Ross Nichols

Philip Peter Ross Nichols (28 June 1902 – 30 April 1975) was a Cambridge academic and published poet, artist and historian, who founded the Order of Bards, Ovates and Druids in 1964.[2] He wrote prolifically on the subjects of Druidism and Celtic mythology.

Ross Nichols
Nichols, gives Peace to the Quarters at the Spring Equinox ceremony of the Order of Bards, Ovates and Druids on London's Parliament Hill 1967
Philip Peter Ross Nichols

(1902-06-28)28 June 1902
Died30 April 1975(1975-04-30) (aged 72)[1]
Occupation(s)Poet, Author, Historian, Artist
Known forOrder of Bards, Ovates and Druids


He revived the interest in Celtic neopaganism and Druidry in the 20th century. Nichols was a Member and Chairman of the Ancient Druid Order which traces its lineage to a meeting at the Apple Tree Tavern in Covent Garden, London, in 1717' although Professor Ronald Hutton has demonstrated that it only dates back to 1906, the 1717 story being a modification of the founding of modern Freemasonry. His main work, The Book of Druidry, was published posthumously in 1990.[3]


Philip Peter Ross Nichols was born in Norwich, England,[4] and educated at Bloxham School. While a graduate history student at Cambridge University, Nichols became influenced by the work of James George Frazer, Sigmund Freud, Carl Jung, T.S. Eliot, Robert Graves and Jessie Weston among others.[5] He worked in journalism, teaching and social work through the Great Depression, and became a committed socialist and pacifist, favoring for the rest of his life the new economic theories of C.H. Douglas, whose concept of Social Credit advocated a total reform of the monetary system to make it more equitable. Ross was also a vegetarian and naturist, joining Britain's first naturist community, Spielplatz, near St. Albans in Hertfordshire, in the 1930s.

In 1939, Nichols became principal of a private college in London, while staying at Spielplatz during time off. It is assumed that on one of these trips he met and befriended Gerald Gardner.[6] Later, Nichols was asked to edit Gardner's seminal work, Witchcraft Today.

Between 1941 and 1947, four of his poetry books were published, including an essay in The Cosmic Shape (1946) focusing on the power of myth and the value of seasonal celebration. Two were published by Fortune Press - 'Prose Chants and Proems' (1942) and 'Sassenach Stray (1942).

In 1949, Ross was hired as assistant editor of The Occult Observer, a short lived publication by Michael Houghton of the Atlantis Bookshop. It was an important step as it marked the first time Nichols wrote about Druidism and also fellow author Mir Bashir wrote a story in it entitled The ‘Book of Shadows’ inspiring Gardner to adopt the term for Wicca.

While Gardner worked to introduce Wicca to the modern world, Nichols worked to change the practice of modern Druidry. He introduced a concern for Celtic mythology and Bardcraft, and the celebration of the full eight seasonal ceremonies in addition to arranging the teachings into three grades, in accordance with classical accounts of the three divisions of the Druids.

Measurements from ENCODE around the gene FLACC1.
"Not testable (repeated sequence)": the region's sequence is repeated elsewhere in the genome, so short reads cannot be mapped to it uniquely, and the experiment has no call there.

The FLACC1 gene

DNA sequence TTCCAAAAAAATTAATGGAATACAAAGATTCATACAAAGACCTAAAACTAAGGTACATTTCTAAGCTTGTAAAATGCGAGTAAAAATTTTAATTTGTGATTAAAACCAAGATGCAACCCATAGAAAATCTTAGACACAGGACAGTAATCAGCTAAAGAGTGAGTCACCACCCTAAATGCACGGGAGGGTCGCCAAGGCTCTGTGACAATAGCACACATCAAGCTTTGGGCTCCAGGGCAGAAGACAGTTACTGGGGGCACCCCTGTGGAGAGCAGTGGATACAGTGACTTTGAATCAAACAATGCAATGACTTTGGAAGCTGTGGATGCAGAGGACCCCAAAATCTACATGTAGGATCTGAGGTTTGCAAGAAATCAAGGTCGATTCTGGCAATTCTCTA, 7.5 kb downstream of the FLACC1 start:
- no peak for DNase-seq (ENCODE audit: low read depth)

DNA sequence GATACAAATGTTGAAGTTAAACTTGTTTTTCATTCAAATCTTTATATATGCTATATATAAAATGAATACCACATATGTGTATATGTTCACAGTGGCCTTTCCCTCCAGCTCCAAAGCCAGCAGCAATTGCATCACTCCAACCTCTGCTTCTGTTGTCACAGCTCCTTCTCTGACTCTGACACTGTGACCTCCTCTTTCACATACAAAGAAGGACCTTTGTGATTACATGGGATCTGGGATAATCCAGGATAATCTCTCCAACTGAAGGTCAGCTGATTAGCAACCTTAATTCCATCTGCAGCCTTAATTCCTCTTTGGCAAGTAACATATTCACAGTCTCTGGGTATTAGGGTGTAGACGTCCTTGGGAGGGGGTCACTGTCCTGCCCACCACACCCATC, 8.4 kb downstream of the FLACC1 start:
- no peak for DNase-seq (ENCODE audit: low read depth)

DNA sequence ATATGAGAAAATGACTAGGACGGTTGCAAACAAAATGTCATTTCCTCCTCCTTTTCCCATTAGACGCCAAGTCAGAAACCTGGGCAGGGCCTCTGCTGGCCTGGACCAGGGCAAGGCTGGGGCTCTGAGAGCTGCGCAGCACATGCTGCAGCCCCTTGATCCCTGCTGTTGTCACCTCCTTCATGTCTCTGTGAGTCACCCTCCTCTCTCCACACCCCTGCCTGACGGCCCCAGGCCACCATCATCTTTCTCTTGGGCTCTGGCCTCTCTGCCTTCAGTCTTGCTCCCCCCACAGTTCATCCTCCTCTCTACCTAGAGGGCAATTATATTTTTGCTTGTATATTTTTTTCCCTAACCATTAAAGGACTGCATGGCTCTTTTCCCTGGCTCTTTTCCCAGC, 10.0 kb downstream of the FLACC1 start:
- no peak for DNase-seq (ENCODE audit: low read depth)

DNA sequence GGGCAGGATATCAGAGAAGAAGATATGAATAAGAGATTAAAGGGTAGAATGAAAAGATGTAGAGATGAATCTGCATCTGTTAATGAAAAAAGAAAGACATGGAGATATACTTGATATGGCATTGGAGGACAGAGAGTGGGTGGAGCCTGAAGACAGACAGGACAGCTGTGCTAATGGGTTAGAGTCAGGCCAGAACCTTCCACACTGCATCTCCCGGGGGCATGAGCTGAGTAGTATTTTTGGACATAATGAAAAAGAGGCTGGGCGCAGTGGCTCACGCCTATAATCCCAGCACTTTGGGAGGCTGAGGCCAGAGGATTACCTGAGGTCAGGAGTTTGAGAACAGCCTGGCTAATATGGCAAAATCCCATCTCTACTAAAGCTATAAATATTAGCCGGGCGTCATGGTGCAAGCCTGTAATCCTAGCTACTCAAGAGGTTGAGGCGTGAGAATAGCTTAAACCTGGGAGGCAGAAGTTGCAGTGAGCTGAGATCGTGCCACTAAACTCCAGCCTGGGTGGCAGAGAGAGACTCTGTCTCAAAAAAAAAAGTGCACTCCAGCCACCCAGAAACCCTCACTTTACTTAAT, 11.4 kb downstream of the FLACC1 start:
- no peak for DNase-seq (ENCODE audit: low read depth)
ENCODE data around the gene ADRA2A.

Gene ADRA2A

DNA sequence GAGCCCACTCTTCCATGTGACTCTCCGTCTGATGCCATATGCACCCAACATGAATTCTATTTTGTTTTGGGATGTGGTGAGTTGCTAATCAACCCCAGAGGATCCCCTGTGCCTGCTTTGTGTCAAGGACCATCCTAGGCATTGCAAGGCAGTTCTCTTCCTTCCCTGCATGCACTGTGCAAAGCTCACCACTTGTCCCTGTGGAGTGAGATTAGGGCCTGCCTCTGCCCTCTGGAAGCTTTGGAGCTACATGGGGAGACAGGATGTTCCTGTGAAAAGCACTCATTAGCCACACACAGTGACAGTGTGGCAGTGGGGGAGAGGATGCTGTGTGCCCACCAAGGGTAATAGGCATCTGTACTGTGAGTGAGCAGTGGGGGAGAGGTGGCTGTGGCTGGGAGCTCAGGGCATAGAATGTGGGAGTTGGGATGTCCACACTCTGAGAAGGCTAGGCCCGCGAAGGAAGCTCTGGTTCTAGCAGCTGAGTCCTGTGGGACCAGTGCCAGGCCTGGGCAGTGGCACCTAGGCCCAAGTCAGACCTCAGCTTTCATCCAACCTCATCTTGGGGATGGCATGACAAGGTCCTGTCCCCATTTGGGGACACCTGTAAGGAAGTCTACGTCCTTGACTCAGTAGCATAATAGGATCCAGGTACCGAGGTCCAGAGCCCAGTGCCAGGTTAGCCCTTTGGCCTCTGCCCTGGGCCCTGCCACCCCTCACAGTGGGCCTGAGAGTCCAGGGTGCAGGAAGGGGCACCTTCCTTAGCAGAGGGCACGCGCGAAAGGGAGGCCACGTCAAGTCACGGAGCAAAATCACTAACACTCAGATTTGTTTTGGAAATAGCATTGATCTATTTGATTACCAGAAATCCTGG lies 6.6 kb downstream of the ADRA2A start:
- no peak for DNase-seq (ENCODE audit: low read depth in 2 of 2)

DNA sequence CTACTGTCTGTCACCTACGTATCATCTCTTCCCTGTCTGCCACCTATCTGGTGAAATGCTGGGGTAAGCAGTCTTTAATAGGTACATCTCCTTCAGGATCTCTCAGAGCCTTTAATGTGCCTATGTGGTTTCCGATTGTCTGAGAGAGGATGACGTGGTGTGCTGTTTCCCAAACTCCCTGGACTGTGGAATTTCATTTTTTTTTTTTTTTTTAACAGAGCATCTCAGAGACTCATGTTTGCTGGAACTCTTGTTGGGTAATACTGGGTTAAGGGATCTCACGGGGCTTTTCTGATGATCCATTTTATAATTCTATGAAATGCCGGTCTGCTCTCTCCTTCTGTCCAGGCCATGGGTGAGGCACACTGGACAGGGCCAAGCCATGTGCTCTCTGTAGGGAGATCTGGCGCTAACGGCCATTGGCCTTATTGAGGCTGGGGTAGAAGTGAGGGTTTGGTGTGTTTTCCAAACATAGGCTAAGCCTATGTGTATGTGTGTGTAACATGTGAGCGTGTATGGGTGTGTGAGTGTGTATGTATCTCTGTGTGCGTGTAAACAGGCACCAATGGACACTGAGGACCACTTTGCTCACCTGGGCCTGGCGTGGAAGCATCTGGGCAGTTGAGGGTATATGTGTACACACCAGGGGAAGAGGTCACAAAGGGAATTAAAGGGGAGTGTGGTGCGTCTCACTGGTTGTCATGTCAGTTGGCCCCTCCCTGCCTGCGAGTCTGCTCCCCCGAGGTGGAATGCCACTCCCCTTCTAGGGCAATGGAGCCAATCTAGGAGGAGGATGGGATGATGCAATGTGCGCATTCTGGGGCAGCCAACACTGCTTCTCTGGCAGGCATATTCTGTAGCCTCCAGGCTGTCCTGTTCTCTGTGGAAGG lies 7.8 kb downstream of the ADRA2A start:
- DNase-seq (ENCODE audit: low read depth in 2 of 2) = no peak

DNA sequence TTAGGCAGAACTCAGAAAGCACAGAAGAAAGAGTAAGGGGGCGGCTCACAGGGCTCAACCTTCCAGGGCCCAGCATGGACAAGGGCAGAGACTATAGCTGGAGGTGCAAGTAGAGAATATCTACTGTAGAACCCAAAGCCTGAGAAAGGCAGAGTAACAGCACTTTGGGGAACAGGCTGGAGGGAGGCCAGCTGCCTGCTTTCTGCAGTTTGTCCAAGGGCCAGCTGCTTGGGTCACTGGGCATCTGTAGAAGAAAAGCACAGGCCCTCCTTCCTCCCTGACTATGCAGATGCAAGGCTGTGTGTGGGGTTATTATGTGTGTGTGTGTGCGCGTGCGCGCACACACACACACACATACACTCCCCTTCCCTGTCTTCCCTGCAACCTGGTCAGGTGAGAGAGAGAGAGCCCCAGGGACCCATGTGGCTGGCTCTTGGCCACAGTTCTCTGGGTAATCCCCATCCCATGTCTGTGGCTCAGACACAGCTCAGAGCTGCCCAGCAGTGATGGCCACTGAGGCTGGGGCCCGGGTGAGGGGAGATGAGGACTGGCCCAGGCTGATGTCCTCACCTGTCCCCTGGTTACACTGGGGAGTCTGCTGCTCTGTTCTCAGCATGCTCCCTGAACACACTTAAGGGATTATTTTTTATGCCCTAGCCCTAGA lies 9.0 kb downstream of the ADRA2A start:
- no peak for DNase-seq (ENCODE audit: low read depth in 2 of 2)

Nichols also edited, published and arranged the translation of Jean Baptiste's (aka Paul Christian) book "The History and Practice of Magic" in 1969.

In 1988 one of his students, Philip Carr-Gomm, was asked to lead the Order.

Published worksEdit

  • Sassenach Stray A Set of Eight Variations and Tailpiece published by The Fortune Press 1941
  • Prose Chants & Proems published by The Fortune Press 1941
  • The Cosmic Shape (with James Kirkup) published by The Forge Press 1946
  • Seasons at War – A Cycle of Rhythms published by The Forge Press 1947
  • The Occult Observer – A Quarterly Journal of Occultism, Art & Philosophy (Contributor and Assistant Editor) published by Michael Houghton 1949, 1950
  • The History & Practice of Magic by Paul Christian (Editor) published in 2 vols by The Forge Press 1952
  • Witchcraft Today by Gerald Gardner (Editor) published by Rider & Co 1954
  • The Book of Druidry published by the Aquarian Press (now Thorsons) 1990
  • Prophet Priest & King – The Poetry of Philip Ross Nichols edited and introduced by Jay Ramsay published by The Oak Tree Press 2001
  • In The Grove of the Druids – The Druid Teachings of Ross Nichols Introduced and edited by Philip Carr-Gomm, Foreword by Professor Ronald Hutton. Watkins 2002
  • The Secret Lore of London: The city's Forgotten Stories and Mythology Coronet "Parliament Hill and the Druids" article 24 March 2016 ISBN 978-1473620247


  • Carr Gomm, Philip Journeys of the Soul: The Life and Legacy of a Druid Chief ISBN 978-1903232026

See alsoEdit


  1. ^ "Remembrance — Earth Traditions". Archived from the original on 26 November 2015. Retrieved 30 December 2014.
  2. ^ "The Margins of Pagan History". 23 August 2014.
  3. ^ Nichols, Ross (1990). The Book of Druidry. The Aquarian Press. ISBN 9780850309003.
  4. ^ "Ross Nichols - Chronology | Order of Bards, Ovates & Druids". 17 December 2019.
  5. ^ "Ross Nichols - the Founder | Order of Bards, Ovates & Druids". 16 December 2019.
  6. ^ "Ross Nichols - the Founder | Order of Bards, Ovates & Druids". 16 December 2019.

External linksEdit